A seminal study on the decline of the world’s largest herbivores , the drivers of these declines, and their implications was published in Science Advances on 1 May,  and warns of the impending collapse of this special group of animals. This study (see advances.sciencemag.org/content/1/4/e1400103) comprises a comprehensive review of the status of the terrestrial herbivores with a bodymass greater than 100 kg across the world, and was undertaken by an international group of ecologists, led by William Ripple, distinguished professor, Oregon State University. Three of the co-authors are affiliated with ACE/NMMU, these being Prof Graham Kerley (Director of ACE), Kristoffer Everatt (PhD student within ACE) and Dr Matt Hayward (a Research Associate, previously a postdoc with ACE and now based at Bangor University).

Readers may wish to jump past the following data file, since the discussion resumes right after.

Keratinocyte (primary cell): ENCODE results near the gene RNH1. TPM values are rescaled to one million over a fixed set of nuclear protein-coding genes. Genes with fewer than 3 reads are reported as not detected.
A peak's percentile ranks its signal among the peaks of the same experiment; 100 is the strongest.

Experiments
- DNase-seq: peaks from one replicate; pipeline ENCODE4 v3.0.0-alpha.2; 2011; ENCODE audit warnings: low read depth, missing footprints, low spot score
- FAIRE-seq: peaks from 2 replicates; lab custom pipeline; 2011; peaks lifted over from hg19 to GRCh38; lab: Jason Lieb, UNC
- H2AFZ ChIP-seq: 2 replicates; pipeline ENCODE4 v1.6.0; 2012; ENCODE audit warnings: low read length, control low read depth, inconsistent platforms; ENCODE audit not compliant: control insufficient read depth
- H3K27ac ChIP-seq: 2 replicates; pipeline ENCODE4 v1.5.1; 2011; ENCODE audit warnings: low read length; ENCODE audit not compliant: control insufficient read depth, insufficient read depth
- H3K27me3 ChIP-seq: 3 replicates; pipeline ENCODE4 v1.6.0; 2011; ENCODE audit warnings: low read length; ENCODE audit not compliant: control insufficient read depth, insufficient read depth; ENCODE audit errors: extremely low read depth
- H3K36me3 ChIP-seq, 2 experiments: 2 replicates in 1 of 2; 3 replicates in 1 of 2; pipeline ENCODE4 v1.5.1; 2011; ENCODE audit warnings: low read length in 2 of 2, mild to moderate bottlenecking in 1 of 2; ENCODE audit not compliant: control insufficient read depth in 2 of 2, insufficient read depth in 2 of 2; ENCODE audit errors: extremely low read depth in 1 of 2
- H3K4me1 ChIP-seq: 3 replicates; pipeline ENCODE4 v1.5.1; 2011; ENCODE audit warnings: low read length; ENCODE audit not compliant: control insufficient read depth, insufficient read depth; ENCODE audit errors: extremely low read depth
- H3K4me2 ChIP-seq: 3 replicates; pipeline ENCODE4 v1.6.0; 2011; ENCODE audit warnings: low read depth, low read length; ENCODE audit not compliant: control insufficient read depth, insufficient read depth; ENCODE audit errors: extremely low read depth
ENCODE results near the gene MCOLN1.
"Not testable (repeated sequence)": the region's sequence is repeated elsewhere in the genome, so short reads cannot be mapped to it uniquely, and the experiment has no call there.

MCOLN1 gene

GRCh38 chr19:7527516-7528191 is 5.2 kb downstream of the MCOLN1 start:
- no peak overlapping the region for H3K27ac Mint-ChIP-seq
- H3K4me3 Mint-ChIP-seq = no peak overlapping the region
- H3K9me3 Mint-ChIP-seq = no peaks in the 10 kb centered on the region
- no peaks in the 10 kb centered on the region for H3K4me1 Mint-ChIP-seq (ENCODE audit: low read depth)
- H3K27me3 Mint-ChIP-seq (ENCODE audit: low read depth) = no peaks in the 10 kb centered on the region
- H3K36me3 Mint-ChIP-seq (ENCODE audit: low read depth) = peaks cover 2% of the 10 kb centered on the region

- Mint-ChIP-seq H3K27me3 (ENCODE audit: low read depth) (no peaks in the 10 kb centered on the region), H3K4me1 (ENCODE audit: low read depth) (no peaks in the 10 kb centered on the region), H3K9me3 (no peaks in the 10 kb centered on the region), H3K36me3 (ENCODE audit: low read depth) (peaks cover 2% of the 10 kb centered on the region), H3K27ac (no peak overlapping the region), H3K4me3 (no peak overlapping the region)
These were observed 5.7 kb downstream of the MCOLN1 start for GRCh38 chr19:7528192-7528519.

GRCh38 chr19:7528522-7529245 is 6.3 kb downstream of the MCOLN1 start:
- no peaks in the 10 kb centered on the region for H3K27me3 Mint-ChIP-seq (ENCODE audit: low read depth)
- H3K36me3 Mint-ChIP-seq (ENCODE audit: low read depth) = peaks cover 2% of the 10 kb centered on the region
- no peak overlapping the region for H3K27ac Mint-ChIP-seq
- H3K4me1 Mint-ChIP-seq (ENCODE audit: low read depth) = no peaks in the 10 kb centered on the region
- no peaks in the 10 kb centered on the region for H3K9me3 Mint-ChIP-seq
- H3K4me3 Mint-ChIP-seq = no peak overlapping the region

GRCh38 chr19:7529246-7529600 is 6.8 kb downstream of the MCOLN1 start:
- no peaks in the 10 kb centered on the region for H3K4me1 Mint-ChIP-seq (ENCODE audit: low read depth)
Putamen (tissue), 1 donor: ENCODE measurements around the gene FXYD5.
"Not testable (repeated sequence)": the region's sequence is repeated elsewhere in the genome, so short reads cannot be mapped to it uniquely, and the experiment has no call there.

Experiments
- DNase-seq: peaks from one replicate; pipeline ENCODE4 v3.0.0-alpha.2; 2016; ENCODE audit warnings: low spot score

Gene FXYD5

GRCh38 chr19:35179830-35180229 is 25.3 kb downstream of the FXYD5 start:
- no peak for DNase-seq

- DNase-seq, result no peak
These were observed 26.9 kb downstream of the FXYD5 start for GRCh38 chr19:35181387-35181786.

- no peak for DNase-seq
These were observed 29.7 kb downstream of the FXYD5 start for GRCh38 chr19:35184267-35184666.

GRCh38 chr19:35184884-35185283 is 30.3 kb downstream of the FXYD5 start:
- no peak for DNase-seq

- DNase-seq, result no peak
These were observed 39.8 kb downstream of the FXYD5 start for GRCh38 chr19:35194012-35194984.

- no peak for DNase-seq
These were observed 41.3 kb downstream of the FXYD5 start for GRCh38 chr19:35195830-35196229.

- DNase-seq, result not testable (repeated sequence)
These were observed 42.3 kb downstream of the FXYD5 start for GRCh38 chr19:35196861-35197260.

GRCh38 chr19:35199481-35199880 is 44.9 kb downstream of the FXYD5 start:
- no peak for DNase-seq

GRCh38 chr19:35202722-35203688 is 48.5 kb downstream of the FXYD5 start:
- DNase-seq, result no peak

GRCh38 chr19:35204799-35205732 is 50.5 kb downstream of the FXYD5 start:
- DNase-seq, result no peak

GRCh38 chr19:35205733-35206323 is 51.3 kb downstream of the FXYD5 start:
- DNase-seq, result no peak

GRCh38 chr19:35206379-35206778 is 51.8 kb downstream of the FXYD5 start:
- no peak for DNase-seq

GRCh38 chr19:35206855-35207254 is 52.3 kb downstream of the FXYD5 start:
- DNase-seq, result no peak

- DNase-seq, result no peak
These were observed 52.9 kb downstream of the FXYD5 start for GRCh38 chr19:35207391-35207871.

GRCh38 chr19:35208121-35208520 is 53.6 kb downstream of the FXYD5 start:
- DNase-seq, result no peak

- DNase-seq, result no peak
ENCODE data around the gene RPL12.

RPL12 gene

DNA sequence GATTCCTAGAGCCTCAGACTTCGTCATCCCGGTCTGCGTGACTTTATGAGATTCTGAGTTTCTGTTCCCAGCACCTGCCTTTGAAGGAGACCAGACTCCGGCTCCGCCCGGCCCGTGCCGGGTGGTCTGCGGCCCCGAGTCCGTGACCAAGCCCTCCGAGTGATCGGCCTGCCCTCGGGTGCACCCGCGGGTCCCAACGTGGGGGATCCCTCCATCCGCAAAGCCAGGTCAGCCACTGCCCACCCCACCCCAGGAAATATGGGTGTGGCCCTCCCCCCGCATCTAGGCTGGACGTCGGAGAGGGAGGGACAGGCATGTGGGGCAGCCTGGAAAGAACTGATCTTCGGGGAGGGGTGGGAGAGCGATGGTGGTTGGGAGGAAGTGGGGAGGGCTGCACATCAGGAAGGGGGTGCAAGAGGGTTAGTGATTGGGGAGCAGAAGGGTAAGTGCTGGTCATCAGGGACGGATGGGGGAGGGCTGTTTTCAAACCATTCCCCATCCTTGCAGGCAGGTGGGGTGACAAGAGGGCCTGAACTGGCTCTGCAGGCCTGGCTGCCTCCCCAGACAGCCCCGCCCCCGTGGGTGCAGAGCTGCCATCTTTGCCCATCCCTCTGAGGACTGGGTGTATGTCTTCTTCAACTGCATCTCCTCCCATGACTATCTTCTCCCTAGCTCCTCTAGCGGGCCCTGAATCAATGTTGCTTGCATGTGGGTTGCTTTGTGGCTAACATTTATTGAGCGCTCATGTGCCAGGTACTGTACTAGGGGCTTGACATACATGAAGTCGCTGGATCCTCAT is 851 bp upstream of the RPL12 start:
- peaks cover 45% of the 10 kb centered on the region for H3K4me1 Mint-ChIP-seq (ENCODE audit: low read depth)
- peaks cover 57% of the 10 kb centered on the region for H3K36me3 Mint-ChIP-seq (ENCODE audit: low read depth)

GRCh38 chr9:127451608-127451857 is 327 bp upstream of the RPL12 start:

This study has attracted global interest, as it highlights not just the sobering reality of just how threatened these large herbivores are, but also identifies some key patterns, such as the relatively poor status of research on large herbivores in developing countries, as well as the fact that all except one of these threatened large herbivores are found in developing countries. Thus, there is a clear need to invest more research in developing countries if we are serious about conserving these large herbivores. An additional message from this study is that the implications of the loss of these herbivores in terms of ecosystem function are profound, with cascading effects for humans in terms of declines in food security, increased risk of disease and collapse of ecotourism.